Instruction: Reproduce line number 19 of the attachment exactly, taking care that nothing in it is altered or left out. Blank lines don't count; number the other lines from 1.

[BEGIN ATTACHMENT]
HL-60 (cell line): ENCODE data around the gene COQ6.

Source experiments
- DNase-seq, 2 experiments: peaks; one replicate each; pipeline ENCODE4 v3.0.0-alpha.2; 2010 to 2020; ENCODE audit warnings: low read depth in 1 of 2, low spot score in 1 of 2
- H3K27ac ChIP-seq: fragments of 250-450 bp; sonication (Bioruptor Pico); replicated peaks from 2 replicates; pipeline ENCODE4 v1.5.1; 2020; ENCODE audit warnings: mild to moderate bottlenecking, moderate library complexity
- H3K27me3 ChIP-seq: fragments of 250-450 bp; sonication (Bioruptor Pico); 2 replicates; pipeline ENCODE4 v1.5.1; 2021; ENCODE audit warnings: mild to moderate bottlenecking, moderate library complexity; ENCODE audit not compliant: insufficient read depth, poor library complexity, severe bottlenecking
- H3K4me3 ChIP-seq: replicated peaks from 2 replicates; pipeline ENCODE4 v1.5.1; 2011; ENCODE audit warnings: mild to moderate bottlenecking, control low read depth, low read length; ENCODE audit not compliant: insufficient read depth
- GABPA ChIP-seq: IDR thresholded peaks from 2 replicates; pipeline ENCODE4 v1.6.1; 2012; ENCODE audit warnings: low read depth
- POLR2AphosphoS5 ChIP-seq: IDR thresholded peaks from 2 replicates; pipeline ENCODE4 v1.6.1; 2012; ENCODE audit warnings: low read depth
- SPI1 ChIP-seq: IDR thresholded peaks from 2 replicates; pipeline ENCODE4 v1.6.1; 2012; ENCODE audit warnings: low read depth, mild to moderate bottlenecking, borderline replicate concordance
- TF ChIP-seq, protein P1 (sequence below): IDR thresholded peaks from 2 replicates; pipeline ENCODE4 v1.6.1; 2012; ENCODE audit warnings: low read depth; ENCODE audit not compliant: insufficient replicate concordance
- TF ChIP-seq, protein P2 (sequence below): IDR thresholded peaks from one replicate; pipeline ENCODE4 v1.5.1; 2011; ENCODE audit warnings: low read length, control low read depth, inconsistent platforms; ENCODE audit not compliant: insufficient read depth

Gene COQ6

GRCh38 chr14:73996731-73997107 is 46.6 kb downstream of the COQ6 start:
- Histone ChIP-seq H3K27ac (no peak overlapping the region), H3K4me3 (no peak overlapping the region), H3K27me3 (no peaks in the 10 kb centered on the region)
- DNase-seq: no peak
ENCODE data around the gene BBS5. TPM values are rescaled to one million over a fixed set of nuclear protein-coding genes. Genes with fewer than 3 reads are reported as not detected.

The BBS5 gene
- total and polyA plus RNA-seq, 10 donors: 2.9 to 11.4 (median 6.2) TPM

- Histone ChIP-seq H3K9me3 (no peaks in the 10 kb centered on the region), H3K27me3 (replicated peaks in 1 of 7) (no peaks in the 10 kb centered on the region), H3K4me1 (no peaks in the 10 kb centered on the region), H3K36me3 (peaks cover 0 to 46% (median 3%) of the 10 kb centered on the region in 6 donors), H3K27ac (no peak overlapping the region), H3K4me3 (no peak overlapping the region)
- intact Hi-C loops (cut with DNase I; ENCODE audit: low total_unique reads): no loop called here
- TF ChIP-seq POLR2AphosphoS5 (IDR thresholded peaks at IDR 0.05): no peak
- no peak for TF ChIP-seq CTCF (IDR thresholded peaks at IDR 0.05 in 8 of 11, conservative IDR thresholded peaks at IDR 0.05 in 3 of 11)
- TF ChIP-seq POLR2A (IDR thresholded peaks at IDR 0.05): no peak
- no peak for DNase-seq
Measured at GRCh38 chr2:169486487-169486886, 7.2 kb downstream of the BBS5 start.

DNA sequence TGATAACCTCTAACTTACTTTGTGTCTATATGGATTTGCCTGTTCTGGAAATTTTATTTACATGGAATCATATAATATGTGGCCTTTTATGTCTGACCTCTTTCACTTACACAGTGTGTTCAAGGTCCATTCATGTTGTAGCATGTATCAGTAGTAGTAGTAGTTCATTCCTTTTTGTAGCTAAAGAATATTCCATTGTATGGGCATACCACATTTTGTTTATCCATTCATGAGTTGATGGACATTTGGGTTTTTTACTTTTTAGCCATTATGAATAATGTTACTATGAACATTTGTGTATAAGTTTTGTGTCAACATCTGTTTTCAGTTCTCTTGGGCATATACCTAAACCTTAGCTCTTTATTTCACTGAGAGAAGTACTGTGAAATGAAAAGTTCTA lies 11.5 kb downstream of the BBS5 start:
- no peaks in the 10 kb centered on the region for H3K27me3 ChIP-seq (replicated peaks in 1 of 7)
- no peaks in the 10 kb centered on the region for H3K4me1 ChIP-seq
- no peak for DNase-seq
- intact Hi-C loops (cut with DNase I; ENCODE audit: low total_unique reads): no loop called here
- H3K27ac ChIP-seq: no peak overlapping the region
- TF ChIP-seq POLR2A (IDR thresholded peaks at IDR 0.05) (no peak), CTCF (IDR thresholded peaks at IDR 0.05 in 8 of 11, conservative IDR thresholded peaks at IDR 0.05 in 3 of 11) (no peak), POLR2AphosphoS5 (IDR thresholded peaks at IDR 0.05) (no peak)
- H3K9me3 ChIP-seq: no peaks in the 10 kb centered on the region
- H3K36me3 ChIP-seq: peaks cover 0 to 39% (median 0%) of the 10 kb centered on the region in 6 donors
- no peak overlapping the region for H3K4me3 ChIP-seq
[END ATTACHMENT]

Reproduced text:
- Histone ChIP-seq H3K9me3 (no peaks in the 10 kb centered on the region), H3K27me3 (replicated peaks in 1 of 7) (no peaks in the 10 kb centered on the region), H3K4me1 (no peaks in the 10 kb centered on the region), H3K36me3 (peaks cover 0 to 46% (median 3%) of the 10 kb centered on the region in 6 donors), H3K27ac (no peak overlapping the region), H3K4me3 (no peak overlapping the region)